Delivering safer conception services to HIV serodiscordant couples in Kenya: perspectives from healthcare providers and HIV serodiscordant couples.J Int AIDS Soc. 2017 03 08; 20(Suppl 1):21309.JI
For HIV serodiscordant couples in resource-limited settings, pregnancy is common despite the risk of sexual and/or perinatal HIV transmission. Some safer conception strategies to reduce HIV transmission during pregnancy attempts are available but often not used for reasons including knowledge, accessibility, preference and others. We sought to understand Kenyan health providers' and HIV serodiscordant couples' perspectives and experiences with safer conception.
Between August 2015 and March 2016, we conducted key informant interviews (KIIs) with health providers from public and private HIV care and fertility clinics and in-depth interviews (IDIs) and focus group discussions (FGDs) with HIV serodiscordant couples participating in an open-label study of integrated pre-exposure prophylaxis (PrEP) and antiretroviral therapy (ART) for HIV prevention (the Partners Demonstration Project). An inductive analytic approach identified a number of themes related to experiences with and perceptions of safer conception strategies.
We conducted 20 KIIs with health providers, and 21 IDIs and 4 FGDs with HIV serodiscordant couples. HIV clinic providers frequently discussed timed condomless sex and antiretroviral medications while providers at private fertility care centres were more comfortable recommending medically assisted reproduction. Couples experienced with ART and PrEP reported that they were comfortable using these strategies to reduce HIV risk when attempting pregnancy. Timed condomless sex in conjunction with ART and PrEP was a preferred strategy, often owing to them being available for free in public and research clinics, as well as most widely known; however, couples often held inaccurate knowledge of how to identify days with peak fertility in the upcoming menstrual cycle.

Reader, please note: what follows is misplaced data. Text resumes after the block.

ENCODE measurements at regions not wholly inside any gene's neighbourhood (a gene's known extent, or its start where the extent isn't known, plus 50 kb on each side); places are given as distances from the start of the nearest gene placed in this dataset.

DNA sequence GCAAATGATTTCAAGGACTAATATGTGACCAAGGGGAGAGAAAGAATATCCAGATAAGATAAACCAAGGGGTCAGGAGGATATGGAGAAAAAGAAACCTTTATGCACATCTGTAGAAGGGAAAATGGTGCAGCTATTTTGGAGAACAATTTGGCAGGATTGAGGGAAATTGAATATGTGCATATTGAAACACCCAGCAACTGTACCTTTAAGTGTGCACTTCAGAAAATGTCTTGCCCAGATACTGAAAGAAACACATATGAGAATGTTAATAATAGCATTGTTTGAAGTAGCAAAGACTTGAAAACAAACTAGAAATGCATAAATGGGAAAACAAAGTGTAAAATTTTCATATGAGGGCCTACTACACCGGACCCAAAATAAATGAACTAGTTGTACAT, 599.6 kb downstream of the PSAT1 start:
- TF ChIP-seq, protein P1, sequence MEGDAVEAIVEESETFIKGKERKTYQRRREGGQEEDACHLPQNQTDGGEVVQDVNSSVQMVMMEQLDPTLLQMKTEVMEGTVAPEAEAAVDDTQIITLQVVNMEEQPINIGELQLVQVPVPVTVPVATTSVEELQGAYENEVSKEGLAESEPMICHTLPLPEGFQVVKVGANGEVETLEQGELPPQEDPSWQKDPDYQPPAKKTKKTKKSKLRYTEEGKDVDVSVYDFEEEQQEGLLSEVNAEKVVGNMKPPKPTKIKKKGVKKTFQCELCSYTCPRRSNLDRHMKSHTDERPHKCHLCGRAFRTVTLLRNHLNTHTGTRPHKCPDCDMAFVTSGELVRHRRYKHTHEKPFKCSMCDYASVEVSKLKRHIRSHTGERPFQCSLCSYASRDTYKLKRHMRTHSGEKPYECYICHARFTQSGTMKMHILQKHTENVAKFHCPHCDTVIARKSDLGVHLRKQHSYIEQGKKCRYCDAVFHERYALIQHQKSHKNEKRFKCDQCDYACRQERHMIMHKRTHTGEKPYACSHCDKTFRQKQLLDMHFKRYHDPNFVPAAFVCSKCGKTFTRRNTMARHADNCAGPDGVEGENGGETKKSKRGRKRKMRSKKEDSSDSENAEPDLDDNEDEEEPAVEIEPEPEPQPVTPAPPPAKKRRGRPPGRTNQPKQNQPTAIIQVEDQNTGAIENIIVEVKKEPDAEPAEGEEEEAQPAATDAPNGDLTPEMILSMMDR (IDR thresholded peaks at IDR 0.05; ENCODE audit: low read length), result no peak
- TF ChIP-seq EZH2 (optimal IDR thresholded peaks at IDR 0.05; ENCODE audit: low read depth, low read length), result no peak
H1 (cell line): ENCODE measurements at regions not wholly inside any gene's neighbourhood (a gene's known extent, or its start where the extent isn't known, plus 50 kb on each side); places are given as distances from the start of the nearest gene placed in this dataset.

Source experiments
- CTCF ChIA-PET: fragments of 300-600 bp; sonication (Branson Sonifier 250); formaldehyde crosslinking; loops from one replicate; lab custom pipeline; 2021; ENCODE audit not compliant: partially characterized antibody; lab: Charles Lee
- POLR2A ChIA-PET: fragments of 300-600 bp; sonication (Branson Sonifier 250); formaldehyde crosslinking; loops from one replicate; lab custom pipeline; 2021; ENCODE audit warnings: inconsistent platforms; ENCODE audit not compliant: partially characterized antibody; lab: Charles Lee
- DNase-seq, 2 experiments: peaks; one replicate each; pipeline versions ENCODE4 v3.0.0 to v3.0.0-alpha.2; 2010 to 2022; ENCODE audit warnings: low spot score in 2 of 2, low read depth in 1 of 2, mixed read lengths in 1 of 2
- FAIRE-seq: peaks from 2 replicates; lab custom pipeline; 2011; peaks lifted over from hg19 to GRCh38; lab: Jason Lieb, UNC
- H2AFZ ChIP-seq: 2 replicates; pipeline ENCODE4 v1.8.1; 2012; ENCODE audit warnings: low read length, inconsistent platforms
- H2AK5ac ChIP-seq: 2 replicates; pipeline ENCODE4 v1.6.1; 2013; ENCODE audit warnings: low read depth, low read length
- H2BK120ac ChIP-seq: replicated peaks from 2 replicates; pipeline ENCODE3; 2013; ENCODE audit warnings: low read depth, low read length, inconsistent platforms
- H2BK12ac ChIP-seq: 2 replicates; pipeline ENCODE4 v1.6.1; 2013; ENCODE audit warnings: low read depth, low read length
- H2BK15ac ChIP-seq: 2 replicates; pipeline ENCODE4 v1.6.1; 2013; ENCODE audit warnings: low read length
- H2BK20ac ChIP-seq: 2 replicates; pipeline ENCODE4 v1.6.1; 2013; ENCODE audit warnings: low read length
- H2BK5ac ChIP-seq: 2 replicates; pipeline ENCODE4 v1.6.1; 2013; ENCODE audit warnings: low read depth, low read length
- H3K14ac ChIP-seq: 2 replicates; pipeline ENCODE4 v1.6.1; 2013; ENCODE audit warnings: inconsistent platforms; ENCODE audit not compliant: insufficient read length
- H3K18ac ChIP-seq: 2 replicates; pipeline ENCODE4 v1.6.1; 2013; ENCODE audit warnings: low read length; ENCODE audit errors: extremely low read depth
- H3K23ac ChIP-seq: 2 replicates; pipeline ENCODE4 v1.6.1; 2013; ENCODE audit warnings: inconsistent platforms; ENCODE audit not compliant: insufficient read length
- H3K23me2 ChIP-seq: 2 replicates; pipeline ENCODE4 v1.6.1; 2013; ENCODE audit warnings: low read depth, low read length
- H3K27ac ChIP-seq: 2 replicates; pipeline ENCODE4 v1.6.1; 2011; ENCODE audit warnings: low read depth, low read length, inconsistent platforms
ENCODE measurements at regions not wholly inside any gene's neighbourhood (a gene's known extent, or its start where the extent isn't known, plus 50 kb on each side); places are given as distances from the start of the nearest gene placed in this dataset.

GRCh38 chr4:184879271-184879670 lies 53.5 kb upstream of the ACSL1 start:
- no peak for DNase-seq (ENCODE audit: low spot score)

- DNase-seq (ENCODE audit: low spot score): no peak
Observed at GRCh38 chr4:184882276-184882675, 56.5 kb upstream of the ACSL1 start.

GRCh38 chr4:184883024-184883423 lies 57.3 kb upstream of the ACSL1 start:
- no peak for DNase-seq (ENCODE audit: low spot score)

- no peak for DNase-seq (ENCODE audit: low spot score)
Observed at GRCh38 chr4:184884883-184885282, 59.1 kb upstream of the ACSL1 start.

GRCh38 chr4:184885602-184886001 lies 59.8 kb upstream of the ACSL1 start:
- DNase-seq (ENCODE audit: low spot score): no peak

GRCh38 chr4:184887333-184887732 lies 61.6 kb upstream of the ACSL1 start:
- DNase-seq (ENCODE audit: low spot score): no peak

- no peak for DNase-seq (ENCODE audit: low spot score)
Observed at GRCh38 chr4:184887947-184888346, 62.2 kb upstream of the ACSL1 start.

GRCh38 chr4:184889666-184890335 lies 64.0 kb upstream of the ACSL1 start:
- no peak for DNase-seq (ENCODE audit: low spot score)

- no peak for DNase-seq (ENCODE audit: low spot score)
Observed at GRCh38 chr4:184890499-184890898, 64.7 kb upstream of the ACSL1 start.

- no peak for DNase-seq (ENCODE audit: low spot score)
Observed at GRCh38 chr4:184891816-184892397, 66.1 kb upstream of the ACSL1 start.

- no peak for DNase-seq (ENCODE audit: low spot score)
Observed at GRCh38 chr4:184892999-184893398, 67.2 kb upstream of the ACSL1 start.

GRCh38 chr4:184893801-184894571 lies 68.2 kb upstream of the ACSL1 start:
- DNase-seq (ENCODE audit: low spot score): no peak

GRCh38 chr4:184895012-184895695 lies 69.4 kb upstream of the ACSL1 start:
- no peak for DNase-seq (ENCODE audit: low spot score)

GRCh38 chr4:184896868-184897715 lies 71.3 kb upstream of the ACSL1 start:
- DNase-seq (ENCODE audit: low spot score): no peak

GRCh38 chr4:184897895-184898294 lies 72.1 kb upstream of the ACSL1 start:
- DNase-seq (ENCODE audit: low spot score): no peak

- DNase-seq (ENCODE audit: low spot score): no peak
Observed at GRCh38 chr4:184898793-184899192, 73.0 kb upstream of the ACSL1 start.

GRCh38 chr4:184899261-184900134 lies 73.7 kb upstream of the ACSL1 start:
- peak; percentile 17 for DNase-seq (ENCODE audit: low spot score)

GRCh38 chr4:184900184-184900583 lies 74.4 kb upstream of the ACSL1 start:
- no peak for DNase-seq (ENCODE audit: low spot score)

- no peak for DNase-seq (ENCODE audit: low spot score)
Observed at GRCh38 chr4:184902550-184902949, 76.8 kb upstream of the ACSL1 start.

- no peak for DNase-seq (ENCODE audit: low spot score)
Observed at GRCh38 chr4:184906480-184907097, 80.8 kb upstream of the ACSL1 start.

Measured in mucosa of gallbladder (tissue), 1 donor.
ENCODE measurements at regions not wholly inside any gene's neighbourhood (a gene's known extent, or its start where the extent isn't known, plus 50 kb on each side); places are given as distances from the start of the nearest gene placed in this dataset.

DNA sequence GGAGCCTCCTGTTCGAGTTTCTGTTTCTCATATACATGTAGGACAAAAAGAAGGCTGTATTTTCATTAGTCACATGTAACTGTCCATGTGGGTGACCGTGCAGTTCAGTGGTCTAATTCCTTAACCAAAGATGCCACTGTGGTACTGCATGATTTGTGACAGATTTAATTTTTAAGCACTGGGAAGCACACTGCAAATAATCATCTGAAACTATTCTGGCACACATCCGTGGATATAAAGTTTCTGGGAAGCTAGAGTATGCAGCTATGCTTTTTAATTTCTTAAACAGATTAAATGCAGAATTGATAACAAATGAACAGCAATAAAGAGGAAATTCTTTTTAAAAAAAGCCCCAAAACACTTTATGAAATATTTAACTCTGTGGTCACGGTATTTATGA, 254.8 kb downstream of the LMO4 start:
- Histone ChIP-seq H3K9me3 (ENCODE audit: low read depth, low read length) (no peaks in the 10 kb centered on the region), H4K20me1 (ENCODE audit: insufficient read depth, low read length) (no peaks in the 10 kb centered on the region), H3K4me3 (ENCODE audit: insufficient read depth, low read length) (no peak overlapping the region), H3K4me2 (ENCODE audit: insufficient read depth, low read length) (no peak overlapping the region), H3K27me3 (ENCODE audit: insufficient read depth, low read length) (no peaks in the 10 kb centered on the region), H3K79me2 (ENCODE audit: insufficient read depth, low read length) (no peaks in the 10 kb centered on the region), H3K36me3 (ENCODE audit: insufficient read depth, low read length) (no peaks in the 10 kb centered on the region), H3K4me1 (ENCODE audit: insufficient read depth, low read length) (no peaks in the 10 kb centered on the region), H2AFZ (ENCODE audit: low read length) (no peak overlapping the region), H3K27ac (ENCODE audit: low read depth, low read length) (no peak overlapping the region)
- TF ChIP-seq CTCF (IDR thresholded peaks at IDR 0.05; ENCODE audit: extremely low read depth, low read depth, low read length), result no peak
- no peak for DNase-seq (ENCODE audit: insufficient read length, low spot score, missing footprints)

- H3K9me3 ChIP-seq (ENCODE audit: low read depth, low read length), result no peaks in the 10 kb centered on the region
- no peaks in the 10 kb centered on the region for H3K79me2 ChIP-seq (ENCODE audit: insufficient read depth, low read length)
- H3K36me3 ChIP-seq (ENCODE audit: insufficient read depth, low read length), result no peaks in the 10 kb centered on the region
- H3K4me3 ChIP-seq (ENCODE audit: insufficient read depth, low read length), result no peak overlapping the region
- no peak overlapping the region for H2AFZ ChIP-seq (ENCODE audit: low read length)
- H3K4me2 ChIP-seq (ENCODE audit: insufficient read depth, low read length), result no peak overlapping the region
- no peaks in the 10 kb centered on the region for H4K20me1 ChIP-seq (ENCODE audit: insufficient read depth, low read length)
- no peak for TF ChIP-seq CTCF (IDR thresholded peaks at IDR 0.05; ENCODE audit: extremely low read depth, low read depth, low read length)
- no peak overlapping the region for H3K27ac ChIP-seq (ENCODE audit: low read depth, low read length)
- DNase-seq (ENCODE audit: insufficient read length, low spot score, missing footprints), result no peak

Antiretroviral-based HIV prevention is acceptable and accessible to meet the growing demand for safer conception services in Kenya, since medically assisted interventions are currently cost prohibitive. Cross-disciplinary training for health providers would expand confidence in all prevention options and foster the tailoring of counselling to couples' preferences.